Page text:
We sold our outgrown pony then bought him back when we didnt like the treatment he had.I was a bit stuck as I already had 2 bigger ones at livery and couldnt afford a 3rd easily.his breeder offered to have him for me free of charge,still belonging to dd with us paying vets bills only.Her dgcs were allowed to ride him.He had a long and happy life until he had to be put down aged 35.The other two one was bought by a friend who kept him for life.The other,sadly,went on permanent loan to someone who passed him on without permission and we lost track of him.I still feel sick about that.

arolf Mon 14-Sep-09 18:06:34

as an aside - I recently found out that my aunt and uncle had their (very well bred dressage) horse put down rather than rehoming him. Now, if he was an old horse with no quality of life remaining, I'd not be so disgusted with them. But, their reasoning was this - the companion pony they had for him was very sick and the vet recommended having him put to sleep - so my aunt said, may as well kill both of them, as the horse will miss the pony, and he's expensive to keep too.

I just feel sick at her reasoning - the horse was only 10 years old, and although he had an injury that would prevent him from competing ever again, he was still healthy for hacking, and would have been fine as a loan animal, or to sell him.

I wouldn't treat any animal that way...

Fruitbeard Mon 14-Sep-09 18:08:14

My boy is out on loan at the moment and I can safely say I miss him far more than he misses me!

He's happy as long as someone is feeding him and giving him cuddles, I'm not sure it matters who (I went to see him recently and he completely ignored me once he'd had his apples!)

In a way I'm glad because he's outgrown me (was sold to me as rising 7, turned out he was 3, is now 18hh and I can't ground mount him any more ) and I can let him go to a good home (his loaners want to buy him and they adore him) and get a new friend that both DD and I can ride. If no-one I trusted to look after him wanted to buy him, I would keep him myself (and buy a portable stepladder!).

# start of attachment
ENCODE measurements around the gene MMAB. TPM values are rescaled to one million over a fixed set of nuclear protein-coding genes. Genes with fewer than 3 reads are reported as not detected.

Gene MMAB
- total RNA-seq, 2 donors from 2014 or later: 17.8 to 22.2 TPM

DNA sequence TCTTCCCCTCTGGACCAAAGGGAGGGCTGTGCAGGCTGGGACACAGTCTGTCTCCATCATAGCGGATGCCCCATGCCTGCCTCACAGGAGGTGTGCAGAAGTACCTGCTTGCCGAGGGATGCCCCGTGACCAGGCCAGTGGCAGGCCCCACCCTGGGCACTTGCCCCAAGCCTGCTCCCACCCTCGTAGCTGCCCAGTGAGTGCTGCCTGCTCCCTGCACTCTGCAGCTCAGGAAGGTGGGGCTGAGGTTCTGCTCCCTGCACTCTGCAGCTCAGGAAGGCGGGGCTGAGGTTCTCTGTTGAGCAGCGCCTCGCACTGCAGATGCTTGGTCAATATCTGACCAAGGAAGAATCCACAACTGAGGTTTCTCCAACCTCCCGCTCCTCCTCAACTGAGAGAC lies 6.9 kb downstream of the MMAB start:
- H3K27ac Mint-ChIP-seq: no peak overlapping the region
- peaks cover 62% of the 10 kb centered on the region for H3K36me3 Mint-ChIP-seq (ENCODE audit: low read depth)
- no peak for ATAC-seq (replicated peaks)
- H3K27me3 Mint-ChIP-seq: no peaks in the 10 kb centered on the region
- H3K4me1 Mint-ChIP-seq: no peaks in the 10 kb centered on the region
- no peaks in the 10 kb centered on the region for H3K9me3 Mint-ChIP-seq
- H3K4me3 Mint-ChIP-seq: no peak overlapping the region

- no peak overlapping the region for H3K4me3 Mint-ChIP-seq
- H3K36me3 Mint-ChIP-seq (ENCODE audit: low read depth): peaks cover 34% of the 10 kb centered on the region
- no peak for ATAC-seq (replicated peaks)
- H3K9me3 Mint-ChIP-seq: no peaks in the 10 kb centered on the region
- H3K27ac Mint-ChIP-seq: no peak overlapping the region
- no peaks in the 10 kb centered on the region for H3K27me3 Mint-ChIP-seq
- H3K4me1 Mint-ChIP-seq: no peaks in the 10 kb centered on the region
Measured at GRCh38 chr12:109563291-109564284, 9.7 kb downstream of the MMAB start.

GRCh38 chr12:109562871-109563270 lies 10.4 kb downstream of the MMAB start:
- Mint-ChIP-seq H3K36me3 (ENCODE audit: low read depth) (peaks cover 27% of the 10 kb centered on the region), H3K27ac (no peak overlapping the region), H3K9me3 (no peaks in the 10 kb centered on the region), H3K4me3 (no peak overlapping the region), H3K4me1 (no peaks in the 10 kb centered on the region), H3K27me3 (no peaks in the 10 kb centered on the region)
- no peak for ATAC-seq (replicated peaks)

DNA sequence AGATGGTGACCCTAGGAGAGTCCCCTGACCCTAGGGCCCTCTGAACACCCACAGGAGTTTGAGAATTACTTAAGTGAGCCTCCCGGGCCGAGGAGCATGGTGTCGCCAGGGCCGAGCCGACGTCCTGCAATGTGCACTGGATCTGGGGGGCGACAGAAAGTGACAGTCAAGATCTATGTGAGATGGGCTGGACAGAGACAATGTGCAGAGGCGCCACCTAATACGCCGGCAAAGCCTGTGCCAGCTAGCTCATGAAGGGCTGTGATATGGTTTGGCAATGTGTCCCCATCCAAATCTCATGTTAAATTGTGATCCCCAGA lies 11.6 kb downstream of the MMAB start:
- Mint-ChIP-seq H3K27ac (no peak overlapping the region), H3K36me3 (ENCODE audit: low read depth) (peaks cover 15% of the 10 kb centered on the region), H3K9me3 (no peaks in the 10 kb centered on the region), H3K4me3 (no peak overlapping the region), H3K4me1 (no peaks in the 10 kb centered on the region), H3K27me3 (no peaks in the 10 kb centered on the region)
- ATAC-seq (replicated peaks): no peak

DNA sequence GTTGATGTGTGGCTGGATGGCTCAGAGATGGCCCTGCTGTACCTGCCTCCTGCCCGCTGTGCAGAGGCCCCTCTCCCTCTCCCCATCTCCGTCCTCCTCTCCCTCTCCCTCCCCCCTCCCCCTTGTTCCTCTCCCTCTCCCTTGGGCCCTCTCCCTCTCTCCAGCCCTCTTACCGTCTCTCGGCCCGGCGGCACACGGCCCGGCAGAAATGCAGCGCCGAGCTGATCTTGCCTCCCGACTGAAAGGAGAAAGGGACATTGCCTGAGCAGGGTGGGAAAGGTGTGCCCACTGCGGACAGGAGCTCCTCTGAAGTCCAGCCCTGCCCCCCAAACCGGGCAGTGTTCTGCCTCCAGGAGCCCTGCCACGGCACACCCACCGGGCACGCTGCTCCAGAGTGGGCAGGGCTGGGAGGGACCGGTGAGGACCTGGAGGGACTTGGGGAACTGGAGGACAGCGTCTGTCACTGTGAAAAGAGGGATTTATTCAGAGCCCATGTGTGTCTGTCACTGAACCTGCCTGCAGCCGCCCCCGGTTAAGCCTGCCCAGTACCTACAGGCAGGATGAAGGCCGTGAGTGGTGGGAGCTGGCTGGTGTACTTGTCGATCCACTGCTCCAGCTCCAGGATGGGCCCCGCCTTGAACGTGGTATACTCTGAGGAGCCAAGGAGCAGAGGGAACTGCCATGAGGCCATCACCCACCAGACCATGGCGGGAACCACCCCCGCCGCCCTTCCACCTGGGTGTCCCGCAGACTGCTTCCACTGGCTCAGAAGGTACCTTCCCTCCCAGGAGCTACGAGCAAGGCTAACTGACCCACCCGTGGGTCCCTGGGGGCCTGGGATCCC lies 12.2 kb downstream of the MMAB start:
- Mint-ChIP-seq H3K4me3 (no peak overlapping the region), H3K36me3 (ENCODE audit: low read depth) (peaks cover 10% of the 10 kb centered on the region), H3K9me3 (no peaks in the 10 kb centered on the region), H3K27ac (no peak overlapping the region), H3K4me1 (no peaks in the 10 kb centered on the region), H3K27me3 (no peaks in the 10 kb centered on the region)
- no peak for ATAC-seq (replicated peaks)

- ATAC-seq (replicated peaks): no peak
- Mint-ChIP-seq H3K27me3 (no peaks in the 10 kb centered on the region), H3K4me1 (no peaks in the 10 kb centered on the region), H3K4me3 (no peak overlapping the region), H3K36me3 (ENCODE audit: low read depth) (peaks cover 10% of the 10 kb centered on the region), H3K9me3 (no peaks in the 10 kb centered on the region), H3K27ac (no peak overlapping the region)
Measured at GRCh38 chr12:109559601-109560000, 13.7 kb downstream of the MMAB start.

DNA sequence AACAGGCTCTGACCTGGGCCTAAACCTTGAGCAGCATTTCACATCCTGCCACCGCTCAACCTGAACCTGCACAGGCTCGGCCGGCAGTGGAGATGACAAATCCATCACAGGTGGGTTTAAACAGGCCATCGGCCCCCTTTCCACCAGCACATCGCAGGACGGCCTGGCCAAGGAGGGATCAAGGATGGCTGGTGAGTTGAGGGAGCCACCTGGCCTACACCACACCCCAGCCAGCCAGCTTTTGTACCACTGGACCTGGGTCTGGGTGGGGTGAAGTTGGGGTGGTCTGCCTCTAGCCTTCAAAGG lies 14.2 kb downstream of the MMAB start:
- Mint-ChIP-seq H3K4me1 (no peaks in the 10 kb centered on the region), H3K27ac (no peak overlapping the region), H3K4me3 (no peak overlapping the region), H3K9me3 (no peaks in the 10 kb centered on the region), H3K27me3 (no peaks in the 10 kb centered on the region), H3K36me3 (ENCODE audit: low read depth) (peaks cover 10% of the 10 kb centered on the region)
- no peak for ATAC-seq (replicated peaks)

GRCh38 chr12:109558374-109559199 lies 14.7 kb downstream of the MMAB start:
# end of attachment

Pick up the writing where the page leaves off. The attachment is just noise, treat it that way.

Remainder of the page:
Southwestwhippet Mon 14-Sep-09 18:54:22

I not convinced, owning as I do ponies and dogs, that they do 'love you' in the same way.

My dogs are utterly devoted to me, follow me around, come to call, pine without my companionship. My pony, whilst he is fond of me, happy to see me when I arrive and trusts me more than he trusts other people is generally pretty happy mooching around the field with his pony friends and would definitely not pine for me if I wasn't there.

I had a mare about 2 years ago who, although she was a great horse to ride, I just never bonded with. Owning her became a chore, I dreaded dealing with her, not because she was dangerous or anything but just because she made everything with me a constant arguement and battle. We basically had a personality clash. I sold her without any regrets whatsoever to a family who wanted a horse just for XC and pony club, she is now happy and loved in a much more suitable environment.

I think the difference is that much as we love them, we generally buy our horses and ponies to work rather than for companionship. If they are not suitable for the job we want them to do, or they do not enjoy it, we will then, as responsible owners, attempt to find them a home where they are suitable.